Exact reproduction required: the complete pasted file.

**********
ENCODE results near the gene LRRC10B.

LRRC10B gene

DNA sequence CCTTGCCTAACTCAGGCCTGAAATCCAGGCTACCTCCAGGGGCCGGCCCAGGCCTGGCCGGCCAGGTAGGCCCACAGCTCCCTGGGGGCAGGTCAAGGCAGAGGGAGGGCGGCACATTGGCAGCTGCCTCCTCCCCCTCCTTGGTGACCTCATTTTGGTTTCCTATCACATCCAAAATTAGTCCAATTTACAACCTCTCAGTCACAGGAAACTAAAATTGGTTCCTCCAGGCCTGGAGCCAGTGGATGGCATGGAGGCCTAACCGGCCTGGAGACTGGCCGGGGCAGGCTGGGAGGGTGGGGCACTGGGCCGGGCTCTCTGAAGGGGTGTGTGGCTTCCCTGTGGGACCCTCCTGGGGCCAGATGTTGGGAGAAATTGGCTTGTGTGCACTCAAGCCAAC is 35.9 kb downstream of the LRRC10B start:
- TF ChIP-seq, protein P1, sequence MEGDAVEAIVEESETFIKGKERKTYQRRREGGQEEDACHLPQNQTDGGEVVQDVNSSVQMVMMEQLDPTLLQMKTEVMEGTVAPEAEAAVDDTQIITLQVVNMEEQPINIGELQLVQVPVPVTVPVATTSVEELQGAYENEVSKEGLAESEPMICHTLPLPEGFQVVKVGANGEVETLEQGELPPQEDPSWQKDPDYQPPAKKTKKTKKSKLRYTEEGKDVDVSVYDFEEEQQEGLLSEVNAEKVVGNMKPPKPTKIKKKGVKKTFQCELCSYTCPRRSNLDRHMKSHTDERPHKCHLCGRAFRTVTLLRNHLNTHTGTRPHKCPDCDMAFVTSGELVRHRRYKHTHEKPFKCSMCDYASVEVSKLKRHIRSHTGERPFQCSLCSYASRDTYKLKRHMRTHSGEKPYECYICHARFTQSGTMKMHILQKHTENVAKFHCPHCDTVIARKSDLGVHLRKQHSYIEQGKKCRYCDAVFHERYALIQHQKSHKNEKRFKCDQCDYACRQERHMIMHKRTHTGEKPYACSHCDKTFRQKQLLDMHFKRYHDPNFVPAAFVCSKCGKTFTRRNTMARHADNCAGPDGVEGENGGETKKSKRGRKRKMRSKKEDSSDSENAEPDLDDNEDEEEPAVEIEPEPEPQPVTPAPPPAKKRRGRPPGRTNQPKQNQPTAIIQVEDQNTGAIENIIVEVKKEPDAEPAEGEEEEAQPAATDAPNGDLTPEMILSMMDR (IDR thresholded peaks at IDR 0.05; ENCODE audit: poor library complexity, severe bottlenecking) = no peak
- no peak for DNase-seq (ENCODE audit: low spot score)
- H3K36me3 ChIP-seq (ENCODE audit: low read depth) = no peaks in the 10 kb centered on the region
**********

ENCODE results near the gene LRRC10B.

LRRC10B gene

DNA sequence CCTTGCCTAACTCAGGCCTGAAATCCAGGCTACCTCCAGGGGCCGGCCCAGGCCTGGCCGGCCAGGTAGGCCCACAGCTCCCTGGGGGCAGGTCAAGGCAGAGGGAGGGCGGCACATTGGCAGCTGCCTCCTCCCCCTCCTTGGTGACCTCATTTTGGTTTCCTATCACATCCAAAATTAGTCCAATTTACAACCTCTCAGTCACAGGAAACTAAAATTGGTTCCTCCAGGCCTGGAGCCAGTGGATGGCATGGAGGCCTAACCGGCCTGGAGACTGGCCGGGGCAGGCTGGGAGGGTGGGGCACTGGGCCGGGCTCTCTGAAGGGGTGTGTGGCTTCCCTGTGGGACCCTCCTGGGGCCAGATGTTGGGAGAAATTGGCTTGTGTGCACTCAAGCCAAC is 35.9 kb downstream of the LRRC10B start:
- TF ChIP-seq, protein P1, sequence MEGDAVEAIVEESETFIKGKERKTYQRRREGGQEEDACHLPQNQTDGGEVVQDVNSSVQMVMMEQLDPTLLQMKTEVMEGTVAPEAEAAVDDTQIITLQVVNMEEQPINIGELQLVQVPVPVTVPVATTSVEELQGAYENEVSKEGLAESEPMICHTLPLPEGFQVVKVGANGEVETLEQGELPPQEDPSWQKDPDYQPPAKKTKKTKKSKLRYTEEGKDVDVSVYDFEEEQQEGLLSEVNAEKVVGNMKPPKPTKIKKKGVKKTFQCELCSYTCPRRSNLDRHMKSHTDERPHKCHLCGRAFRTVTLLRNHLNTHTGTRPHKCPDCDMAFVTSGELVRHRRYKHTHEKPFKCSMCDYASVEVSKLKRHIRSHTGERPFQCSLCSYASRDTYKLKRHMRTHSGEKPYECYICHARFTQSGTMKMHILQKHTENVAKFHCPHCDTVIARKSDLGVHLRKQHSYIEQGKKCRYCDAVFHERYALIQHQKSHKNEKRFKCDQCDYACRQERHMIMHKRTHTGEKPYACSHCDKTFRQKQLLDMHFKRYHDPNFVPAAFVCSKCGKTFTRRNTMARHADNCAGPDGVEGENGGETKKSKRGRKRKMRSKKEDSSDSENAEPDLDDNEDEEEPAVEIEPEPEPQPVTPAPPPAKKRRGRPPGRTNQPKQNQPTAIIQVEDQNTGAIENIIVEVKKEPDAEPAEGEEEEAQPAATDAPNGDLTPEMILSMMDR (IDR thresholded peaks at IDR 0.05; ENCODE audit: poor library complexity, severe bottlenecking) = no peak
- no peak for DNase-seq (ENCODE audit: low spot score)
- H3K36me3 ChIP-seq (ENCODE audit: low read depth) = no peaks in the 10 kb centered on the region